LAHORE: It was in the midst of a late winter drizzle that the Lahore Literary Festival (LLF) finally returned home to the Alhamra Arts Centre, as literati from all over the city thronged to the cultural center for the first day of LLF 2018.
Headliners for this year’s event included the likes of Ben Okri, Reza Aslan, Audrey Truschke, Riz Ahmed and many other writers and performers from across the world.
33 talks took place on the first of the two-day event, with 6 talks taking place simultaneously in 6 different halls.
‘OBAMA HAS MURDERED THOUSANDS AND THOUSANDS OF PAKISTANIS’
The event began with the organisers bringing out this year’s big guns for the first session, with acclaimed writer and scholar Reza Aslan joining Booker prize-winning author Ben Okri accompanied by the European Council on Foreign Relations Director Mark Leonard in a talk moderated by Ahmed Rashid.
The session entitled “Light at the End of Trumpian Disruption” was curious in that it offered very little light at the end of the tunnel. Reza Aslan kicked things off by promptly telling the crowd that “things are far far worse than you imagine.”
Speaking with a certain comic pessimism, Reza addressed the problem of America’s “Racist in Chief.”
Mark Leonard corroborated Reza’s remarks, mentioning the ever-increasing relevance of identity politics, and how “Trump is much more a symptom than he is a cause, and it really goes down to the heart of who people are.”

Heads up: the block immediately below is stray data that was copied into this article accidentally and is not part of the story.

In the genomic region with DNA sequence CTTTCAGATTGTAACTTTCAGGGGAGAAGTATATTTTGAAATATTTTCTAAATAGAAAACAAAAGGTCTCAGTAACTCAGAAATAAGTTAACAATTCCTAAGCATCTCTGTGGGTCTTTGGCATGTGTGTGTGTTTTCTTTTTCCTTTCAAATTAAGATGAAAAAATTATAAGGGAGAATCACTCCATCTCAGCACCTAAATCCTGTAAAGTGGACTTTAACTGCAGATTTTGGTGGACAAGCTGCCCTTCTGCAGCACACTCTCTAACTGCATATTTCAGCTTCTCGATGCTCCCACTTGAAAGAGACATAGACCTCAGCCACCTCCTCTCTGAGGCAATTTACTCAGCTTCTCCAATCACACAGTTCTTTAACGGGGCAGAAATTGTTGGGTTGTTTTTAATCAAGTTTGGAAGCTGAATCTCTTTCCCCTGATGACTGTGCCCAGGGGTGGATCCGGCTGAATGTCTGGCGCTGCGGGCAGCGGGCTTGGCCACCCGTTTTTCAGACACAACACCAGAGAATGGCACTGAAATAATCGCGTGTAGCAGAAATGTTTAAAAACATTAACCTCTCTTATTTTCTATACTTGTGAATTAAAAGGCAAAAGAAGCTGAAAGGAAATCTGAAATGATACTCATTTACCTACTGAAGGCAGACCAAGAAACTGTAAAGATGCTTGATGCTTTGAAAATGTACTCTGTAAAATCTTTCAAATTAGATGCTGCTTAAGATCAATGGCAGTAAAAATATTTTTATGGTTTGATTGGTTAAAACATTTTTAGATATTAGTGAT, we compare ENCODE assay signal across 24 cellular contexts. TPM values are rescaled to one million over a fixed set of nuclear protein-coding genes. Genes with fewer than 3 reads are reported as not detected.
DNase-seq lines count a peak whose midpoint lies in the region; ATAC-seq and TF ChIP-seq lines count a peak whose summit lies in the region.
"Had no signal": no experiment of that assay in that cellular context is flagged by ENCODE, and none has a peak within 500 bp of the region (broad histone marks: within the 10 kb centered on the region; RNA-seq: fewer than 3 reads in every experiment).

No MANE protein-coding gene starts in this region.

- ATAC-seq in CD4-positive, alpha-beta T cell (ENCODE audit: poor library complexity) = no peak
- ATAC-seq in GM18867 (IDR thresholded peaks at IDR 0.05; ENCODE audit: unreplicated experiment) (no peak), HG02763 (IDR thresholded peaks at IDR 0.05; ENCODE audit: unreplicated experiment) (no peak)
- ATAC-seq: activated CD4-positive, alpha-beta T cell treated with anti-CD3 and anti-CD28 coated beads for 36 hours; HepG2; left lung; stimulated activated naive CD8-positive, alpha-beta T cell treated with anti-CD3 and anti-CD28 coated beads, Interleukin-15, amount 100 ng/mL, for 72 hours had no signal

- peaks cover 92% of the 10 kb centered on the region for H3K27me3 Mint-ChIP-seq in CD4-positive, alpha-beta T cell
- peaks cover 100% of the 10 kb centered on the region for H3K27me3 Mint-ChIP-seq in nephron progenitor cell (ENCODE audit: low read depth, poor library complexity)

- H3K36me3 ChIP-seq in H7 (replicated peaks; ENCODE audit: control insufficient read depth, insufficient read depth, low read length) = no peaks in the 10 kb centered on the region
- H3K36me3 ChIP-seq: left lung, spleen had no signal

However, Leonard’s insistence that dialogue was the answer resulted in some lively debate between him and Okri, who argued that the afterglow of colonialism and oriental outlooks should not be an excuse and that there was no room for being apologetic.
Reza proved to be the crowd’s darling as he settled the matter in favour of Okri, and answered a question by asserting that the problem goes beyond Trump and had more to do with the American policy.
“Obama has murdered thousands and thousands of Pakistanis,” he said to the thundering applause of the audience. However, the talk ended on a pessimistic note, and when asked where the light at the end of the tunnel was, Reza laughingly responded, “well I hear death isn’t too bad.”
‘A MUCH MALIGNED MUSLIM MONSTER’
Historian Audrey Truschke sat down with F S Ajazuddin to discuss her book on the last great Mughal emperor, titled “Aurangzeb, The Man the Mystery.”
An illuminating conversation on a man greatly misunderstood, and misinterpreted by both his ardent supporters and vehement detractors, the discussion was a glimpse into the discourse that Truschke has engaged in regarding the puzzling life of an enigmatic ruler.
Describing him as “one of the keys to unlocking the mysteries of the 17th century,” Truschke in conversation with Ajazudin managed to touch upon a character who has caused great polarisation even in today’s subcontinent. The discussion brought to light the many nuances of the historical Aurangzeb, and the many myths surrounding the man.
The IMMIGRANT EXPERIENCE OF MANKIND
Moderated by Robert Worth, fiction writers Mohsin Hamid, Nadifa Mohammad, and Kaya Genc came together in a talk titled “Writing of Nationhood in an Age of Rage.”
The heavyweight fiction writing panel discussed at length how their fiction was affected by the ever-increasing globalisation of communities across the world, and the many different immigrant experiences that they went through and the adverse impact it has had on their writing.